Applicants are required to mail applications to a national mailbox (Chicago) as stated on the form (not your local USCIS office). The only case in which you may file at a local office is for the following locations: Dallas District Office, El Paso District Office, and the Oklahoma City Sub Office.

    If you have not applied for work authorization until this point, you can also submit the I-765 Application for Employment Authorization. You will apply as category (c)(9), "adjustment applicant". Please note: fingerprints, photos, and signature cards are no longer required to be submitted with the I-765 application.


    5. Will I need to apply for Advance Parole in order to leave and then reenter the United States?
    A: Not as a K3/K4. You will need Advance Parole to reenter the United States at any time after your status as K3/K4 has ended, but before obtaining Permanent Residency.


    6. Does the K3 status change after applying for Adjustment of Status?
    A: The K3/K4 status does not change *because* an AOS application has been filed. The K3/K4 status expires on its own, generally after two years. However, after the K3/K4 status has expired, but prior to gaining approval for permanent residency, the status will be a "period of stay authorized by the Attorney General", based on being an Adjustment Applicant who is awaiting a decision regarding an adjustment of status application.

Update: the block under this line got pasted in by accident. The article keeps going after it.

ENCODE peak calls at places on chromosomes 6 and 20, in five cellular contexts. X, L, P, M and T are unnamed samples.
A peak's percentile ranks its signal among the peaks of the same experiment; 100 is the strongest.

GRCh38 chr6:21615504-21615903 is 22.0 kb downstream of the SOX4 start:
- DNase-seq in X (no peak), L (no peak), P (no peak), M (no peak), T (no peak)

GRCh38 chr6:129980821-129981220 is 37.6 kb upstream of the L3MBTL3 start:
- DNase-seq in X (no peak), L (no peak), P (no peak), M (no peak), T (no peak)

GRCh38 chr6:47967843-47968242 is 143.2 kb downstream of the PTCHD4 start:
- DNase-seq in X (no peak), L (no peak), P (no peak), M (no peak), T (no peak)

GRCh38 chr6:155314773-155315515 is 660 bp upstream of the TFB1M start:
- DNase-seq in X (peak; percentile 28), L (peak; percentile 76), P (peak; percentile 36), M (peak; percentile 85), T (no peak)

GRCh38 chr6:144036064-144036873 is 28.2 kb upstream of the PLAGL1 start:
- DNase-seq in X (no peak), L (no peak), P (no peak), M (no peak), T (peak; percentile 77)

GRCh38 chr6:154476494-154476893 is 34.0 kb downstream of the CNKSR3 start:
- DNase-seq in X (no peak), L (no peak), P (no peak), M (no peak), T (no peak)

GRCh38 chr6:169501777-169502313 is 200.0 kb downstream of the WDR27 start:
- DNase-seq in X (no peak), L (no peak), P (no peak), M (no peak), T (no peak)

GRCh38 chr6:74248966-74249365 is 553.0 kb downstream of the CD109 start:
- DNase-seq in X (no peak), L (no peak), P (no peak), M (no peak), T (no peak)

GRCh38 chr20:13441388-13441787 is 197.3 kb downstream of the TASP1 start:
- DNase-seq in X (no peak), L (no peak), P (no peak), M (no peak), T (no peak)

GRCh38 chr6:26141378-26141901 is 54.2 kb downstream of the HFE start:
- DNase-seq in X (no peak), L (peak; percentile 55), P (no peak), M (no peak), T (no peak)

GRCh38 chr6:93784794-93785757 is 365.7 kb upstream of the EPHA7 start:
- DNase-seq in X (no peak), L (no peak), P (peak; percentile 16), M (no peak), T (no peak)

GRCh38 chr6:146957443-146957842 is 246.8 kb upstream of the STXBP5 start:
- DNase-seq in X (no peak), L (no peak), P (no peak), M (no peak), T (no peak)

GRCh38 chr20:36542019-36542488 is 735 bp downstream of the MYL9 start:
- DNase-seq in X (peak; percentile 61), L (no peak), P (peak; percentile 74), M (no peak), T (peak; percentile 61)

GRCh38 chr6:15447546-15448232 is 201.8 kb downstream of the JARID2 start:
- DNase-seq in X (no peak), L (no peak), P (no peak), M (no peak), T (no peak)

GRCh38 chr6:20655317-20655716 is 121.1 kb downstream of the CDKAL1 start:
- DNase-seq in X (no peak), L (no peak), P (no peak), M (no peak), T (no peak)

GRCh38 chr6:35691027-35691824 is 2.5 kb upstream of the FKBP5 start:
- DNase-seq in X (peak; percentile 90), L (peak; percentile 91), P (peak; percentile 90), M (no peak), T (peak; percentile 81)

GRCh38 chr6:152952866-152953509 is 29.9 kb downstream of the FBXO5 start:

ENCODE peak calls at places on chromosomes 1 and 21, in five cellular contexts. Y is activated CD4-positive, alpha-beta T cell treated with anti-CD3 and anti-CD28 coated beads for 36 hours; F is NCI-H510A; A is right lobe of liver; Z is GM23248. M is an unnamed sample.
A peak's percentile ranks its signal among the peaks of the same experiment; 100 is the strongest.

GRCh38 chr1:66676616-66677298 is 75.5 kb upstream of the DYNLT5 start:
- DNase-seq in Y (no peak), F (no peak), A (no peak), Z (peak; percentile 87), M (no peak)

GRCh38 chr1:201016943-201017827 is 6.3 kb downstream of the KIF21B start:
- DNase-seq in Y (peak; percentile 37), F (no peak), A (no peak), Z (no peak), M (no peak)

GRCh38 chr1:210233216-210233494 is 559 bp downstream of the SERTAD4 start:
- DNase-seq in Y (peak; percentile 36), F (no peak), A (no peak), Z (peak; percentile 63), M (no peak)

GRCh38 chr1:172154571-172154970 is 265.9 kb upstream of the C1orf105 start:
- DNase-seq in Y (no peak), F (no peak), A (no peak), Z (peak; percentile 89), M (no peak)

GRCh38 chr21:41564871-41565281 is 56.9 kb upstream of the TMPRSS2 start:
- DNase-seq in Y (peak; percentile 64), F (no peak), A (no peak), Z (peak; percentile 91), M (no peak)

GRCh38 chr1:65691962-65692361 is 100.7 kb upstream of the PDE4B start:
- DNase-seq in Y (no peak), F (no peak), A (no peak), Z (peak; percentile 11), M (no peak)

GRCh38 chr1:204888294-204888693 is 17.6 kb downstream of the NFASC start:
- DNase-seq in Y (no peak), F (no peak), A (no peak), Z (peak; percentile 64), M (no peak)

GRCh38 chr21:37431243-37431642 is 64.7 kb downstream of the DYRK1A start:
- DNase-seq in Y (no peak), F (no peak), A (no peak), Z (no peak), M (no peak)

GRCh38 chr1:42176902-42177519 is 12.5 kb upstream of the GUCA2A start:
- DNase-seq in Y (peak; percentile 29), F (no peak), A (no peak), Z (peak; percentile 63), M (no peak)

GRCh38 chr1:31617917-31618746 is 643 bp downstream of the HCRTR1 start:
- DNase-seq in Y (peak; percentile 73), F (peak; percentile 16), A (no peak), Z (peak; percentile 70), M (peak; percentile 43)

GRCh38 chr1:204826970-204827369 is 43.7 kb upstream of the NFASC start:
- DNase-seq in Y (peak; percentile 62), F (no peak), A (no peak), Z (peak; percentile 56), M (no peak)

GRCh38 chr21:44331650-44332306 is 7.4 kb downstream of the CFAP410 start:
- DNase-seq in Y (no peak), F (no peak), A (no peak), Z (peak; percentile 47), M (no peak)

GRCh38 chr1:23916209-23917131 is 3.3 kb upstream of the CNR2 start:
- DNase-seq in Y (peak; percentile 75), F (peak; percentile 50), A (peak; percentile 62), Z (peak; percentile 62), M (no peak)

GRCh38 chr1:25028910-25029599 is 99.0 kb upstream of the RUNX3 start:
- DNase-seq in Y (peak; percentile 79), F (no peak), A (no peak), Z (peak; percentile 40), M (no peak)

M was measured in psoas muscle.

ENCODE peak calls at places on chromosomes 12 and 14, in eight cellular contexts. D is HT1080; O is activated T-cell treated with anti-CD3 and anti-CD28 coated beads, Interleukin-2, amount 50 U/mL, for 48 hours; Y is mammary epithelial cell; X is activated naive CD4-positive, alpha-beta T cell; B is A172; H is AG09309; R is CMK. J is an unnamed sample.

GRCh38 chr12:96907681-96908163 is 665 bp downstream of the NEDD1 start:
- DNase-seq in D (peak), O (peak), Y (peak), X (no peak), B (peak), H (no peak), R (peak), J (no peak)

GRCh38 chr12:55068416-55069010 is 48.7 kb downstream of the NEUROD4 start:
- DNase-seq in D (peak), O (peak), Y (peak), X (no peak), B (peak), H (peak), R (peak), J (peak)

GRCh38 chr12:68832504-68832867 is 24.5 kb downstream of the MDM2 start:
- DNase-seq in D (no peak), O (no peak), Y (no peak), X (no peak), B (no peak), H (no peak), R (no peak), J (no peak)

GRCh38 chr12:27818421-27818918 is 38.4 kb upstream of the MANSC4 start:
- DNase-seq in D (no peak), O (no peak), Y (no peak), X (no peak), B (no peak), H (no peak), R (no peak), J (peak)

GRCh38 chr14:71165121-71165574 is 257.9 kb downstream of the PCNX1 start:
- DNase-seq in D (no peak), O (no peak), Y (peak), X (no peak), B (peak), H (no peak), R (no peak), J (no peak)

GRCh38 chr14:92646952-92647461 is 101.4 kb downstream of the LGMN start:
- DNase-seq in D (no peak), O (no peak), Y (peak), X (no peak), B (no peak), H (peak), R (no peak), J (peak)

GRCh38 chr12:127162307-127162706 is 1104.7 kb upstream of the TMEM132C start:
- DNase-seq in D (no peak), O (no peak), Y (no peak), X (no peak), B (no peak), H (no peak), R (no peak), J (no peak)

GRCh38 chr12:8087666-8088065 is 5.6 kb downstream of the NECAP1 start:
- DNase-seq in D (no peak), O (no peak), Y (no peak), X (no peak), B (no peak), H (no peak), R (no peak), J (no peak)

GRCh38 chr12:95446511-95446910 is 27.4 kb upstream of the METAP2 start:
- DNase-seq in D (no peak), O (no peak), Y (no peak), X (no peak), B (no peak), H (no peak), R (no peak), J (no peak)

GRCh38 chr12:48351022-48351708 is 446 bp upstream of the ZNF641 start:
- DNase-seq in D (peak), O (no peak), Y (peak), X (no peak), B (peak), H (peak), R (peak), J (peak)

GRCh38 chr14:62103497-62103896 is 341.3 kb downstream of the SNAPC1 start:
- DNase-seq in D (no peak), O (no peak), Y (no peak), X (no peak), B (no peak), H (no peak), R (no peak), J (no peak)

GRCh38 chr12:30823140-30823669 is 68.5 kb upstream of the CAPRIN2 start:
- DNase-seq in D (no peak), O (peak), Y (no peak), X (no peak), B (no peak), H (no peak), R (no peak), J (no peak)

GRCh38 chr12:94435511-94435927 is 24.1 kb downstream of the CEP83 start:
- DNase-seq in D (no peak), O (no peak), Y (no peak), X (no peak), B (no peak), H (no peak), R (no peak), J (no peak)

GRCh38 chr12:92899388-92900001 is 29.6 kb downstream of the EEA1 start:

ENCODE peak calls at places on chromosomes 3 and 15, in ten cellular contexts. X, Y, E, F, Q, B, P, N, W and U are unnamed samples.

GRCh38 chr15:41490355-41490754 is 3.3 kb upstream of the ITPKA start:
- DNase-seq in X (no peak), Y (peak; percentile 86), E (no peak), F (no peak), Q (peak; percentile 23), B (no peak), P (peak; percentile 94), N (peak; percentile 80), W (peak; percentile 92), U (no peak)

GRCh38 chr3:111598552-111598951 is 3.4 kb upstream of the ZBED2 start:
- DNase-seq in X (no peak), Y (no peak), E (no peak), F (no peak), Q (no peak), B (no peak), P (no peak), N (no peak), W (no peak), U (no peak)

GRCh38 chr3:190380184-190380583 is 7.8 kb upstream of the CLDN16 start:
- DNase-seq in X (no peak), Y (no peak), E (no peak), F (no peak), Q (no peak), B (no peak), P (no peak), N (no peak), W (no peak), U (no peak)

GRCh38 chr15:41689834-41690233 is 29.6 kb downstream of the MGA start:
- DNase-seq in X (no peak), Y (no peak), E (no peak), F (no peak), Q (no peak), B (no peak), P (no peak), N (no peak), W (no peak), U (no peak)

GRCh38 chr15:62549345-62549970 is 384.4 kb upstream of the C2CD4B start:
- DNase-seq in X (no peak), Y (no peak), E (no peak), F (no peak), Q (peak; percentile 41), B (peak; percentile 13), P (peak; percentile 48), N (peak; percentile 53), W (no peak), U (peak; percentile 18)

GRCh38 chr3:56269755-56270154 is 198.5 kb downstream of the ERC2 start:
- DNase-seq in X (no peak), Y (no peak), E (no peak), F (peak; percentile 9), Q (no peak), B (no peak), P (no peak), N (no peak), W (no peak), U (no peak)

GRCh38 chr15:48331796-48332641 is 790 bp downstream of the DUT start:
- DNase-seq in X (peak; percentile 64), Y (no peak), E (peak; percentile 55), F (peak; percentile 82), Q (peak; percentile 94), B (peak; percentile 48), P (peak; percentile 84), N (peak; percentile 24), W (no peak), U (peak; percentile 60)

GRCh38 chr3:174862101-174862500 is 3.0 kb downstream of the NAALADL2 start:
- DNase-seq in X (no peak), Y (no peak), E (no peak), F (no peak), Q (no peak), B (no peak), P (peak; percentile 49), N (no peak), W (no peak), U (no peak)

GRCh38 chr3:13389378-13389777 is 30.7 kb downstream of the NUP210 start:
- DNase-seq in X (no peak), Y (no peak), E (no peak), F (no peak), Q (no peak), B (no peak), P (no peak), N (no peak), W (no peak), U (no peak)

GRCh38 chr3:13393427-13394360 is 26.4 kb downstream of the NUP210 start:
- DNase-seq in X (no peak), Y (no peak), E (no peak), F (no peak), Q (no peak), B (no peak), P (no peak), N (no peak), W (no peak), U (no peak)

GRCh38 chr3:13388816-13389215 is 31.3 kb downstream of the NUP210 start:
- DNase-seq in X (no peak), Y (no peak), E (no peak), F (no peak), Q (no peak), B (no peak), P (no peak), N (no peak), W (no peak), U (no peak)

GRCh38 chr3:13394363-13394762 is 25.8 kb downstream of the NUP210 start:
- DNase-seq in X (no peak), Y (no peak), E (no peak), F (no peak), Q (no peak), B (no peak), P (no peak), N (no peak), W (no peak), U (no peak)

7. What if my EAD expires before my application for Adjustment of Status is approved?
    A: Apply for a new EAD. Make sure you apply well in advance, since processing may take several months.
    If you have never applied for Adjustment of Status, then you will be required to show that your initial I-130 petition is still awaiting approval, or, if the I-130 was approved, that you have applied for an immigrant visa at a U.S. Consulate.


    8. My status as K3 is about to expire, and I am still waiting approval of AOS. Is there anything I can do to keep my status?
    A: Yes, you can apply for an extension of status with the USCIS (INS). This will enable you to leave the United States and return without needing Advance Parole. It is probably a good idea to extend the K3/K4 status if you plan on being outside the country.